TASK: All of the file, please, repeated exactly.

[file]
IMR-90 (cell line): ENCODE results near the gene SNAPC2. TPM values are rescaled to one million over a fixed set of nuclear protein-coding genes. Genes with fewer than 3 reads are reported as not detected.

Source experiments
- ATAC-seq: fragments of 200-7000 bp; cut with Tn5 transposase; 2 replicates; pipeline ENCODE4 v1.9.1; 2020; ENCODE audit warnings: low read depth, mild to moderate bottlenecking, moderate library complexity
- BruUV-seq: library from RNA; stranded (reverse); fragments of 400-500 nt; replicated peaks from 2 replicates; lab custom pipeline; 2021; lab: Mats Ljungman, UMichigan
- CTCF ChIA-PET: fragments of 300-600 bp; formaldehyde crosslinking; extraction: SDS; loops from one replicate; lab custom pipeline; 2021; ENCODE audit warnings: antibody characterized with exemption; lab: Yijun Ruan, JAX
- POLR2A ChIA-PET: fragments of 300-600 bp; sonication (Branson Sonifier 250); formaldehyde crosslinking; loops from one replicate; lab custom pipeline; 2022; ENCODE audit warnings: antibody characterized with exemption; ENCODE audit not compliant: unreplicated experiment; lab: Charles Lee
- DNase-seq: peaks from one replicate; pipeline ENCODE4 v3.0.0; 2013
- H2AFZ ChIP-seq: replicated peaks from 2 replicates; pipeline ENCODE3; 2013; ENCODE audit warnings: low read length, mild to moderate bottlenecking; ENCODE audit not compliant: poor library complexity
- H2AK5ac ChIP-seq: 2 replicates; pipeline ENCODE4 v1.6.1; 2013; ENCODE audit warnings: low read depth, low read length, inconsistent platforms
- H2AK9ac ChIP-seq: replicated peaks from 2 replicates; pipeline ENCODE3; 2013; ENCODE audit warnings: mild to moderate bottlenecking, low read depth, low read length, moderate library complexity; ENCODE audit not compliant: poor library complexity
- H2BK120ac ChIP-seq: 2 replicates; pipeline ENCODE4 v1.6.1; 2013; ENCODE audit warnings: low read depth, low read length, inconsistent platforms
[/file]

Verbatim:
IMR-90 (cell line): ENCODE results near the gene SNAPC2. TPM values are rescaled to one million over a fixed set of nuclear protein-coding genes. Genes with fewer than 3 reads are reported as not detected.

Source experiments
- ATAC-seq: fragments of 200-7000 bp; cut with Tn5 transposase; 2 replicates; pipeline ENCODE4 v1.9.1; 2020; ENCODE audit warnings: low read depth, mild to moderate bottlenecking, moderate library complexity
- BruUV-seq: library from RNA; stranded (reverse); fragments of 400-500 nt; replicated peaks from 2 replicates; lab custom pipeline; 2021; lab: Mats Ljungman, UMichigan
- CTCF ChIA-PET: fragments of 300-600 bp; formaldehyde crosslinking; extraction: SDS; loops from one replicate; lab custom pipeline; 2021; ENCODE audit warnings: antibody characterized with exemption; lab: Yijun Ruan, JAX
- POLR2A ChIA-PET: fragments of 300-600 bp; sonication (Branson Sonifier 250); formaldehyde crosslinking; loops from one replicate; lab custom pipeline; 2022; ENCODE audit warnings: antibody characterized with exemption; ENCODE audit not compliant: unreplicated experiment; lab: Charles Lee
- DNase-seq: peaks from one replicate; pipeline ENCODE4 v3.0.0; 2013
- H2AFZ ChIP-seq: replicated peaks from 2 replicates; pipeline ENCODE3; 2013; ENCODE audit warnings: low read length, mild to moderate bottlenecking; ENCODE audit not compliant: poor library complexity
- H2AK5ac ChIP-seq: 2 replicates; pipeline ENCODE4 v1.6.1; 2013; ENCODE audit warnings: low read depth, low read length, inconsistent platforms
- H2AK9ac ChIP-seq: replicated peaks from 2 replicates; pipeline ENCODE3; 2013; ENCODE audit warnings: mild to moderate bottlenecking, low read depth, low read length, moderate library complexity; ENCODE audit not compliant: poor library complexity
- H2BK120ac ChIP-seq: 2 replicates; pipeline ENCODE4 v1.6.1; 2013; ENCODE audit warnings: low read depth, low read length, inconsistent platforms